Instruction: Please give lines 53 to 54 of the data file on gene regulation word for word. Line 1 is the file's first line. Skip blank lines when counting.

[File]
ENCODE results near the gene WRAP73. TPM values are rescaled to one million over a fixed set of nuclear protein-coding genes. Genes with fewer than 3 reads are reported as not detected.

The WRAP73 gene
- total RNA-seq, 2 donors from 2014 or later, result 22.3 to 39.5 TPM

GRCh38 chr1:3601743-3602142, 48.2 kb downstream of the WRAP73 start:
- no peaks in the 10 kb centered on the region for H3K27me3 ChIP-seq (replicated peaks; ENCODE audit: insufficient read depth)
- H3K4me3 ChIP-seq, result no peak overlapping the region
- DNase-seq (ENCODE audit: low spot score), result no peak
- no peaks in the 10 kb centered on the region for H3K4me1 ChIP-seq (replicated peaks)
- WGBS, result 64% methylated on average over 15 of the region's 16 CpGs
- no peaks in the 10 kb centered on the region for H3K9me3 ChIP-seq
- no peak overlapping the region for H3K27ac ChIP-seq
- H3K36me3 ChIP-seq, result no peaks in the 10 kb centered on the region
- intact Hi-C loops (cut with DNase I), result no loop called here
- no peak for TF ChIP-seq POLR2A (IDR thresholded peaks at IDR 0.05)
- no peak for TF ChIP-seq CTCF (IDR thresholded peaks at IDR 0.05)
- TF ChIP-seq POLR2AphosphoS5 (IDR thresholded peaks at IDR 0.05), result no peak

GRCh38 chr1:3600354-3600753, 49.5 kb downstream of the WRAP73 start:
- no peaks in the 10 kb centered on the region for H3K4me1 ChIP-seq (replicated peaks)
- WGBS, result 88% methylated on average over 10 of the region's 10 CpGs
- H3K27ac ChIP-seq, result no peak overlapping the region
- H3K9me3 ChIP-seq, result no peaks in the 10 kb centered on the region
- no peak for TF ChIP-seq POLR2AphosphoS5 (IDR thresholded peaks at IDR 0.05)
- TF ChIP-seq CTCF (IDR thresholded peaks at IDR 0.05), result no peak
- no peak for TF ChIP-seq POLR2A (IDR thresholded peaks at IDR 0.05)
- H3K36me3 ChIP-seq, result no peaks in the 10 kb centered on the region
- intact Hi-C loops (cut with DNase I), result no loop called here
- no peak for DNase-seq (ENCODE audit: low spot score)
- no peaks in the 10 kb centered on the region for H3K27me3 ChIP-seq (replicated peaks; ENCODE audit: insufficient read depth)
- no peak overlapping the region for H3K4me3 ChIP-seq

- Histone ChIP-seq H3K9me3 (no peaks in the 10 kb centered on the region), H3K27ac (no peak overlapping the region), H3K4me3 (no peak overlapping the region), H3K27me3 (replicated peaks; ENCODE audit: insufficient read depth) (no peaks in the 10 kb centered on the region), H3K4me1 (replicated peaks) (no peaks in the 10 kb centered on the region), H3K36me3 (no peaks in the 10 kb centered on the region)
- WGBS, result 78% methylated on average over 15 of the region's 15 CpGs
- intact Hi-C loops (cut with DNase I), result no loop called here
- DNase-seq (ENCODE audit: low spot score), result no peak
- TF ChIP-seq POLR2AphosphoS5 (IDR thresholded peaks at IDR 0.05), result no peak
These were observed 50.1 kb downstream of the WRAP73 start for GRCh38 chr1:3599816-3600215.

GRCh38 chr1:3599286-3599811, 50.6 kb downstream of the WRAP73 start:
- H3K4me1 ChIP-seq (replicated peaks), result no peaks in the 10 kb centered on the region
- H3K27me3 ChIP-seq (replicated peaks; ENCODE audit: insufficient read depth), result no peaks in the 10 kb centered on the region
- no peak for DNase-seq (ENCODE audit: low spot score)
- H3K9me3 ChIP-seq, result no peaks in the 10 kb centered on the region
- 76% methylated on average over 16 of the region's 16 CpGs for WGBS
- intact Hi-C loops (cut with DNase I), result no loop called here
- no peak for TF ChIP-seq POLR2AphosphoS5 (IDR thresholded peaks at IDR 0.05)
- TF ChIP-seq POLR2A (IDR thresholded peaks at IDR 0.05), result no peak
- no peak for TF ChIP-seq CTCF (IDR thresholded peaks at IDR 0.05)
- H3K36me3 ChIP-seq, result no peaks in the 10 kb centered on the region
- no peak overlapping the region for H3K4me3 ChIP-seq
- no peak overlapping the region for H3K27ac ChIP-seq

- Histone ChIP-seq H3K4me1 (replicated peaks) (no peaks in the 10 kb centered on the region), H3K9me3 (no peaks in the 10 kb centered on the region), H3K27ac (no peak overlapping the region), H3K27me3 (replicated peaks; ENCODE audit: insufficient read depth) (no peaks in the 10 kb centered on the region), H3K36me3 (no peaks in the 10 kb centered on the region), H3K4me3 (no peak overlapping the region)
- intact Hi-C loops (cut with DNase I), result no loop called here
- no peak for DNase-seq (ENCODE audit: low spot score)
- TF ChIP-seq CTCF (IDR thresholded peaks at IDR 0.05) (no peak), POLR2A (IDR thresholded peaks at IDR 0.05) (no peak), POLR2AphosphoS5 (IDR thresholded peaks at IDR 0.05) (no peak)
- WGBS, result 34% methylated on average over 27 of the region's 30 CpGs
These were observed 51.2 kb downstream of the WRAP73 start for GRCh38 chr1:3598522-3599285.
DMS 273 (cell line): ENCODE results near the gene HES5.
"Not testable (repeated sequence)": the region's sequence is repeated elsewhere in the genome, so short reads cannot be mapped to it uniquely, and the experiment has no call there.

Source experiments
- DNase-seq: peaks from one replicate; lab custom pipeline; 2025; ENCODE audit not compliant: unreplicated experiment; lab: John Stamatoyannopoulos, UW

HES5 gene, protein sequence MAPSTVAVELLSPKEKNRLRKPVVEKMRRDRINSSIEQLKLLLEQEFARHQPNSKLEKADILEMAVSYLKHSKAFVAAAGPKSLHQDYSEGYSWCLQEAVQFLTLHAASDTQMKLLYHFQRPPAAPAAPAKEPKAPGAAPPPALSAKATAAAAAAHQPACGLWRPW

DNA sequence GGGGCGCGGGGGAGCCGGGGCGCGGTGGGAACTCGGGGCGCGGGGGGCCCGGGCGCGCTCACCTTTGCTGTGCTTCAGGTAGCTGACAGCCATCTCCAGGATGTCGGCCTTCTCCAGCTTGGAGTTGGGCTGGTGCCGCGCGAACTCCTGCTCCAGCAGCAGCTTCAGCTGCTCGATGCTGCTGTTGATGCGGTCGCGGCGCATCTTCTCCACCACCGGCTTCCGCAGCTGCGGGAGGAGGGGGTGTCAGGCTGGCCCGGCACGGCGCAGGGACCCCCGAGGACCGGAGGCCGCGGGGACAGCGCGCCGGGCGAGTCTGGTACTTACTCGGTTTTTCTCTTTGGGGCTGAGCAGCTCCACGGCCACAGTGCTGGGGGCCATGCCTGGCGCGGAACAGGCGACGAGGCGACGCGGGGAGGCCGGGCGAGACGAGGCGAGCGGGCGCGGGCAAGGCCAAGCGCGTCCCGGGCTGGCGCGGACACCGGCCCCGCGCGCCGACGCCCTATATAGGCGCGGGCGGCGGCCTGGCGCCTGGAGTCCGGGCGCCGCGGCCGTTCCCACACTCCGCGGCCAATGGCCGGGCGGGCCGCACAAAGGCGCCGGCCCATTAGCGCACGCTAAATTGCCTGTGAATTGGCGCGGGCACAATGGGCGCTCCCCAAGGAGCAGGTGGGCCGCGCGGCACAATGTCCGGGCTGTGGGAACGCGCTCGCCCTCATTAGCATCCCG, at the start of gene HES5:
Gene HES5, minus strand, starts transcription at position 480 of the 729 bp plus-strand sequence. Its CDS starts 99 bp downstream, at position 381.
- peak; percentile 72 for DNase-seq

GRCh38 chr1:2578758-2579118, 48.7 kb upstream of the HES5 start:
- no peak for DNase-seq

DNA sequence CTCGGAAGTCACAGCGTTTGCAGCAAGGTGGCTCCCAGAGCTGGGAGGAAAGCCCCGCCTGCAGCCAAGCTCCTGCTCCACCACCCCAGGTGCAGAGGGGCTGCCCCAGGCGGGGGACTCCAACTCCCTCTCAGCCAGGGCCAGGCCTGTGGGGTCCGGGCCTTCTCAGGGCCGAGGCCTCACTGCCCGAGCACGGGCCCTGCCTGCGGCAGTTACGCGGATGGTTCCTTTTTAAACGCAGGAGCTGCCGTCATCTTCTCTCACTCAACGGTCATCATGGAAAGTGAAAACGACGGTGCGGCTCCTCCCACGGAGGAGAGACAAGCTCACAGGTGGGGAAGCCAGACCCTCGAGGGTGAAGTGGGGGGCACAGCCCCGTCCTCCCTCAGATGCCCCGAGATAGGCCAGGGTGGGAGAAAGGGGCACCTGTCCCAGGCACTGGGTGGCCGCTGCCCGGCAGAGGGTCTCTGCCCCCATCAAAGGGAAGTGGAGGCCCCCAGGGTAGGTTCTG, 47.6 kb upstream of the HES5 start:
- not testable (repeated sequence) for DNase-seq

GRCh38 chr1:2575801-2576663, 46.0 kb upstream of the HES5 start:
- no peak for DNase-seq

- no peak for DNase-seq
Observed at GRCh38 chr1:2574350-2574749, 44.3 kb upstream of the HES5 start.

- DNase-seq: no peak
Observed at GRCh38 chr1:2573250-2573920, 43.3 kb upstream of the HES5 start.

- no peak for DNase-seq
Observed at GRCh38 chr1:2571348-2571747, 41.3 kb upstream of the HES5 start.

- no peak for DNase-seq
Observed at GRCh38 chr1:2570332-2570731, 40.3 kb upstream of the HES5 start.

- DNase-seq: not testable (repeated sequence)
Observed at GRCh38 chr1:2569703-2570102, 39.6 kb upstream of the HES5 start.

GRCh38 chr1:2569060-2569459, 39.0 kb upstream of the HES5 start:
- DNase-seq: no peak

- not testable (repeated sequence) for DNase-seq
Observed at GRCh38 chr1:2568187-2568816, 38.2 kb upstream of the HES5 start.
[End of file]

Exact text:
- WGBS, result 34% methylated on average over 27 of the region's 30 CpGs
These were observed 51.2 kb downstream of the WRAP73 start for GRCh38 chr1:3598522-3599285.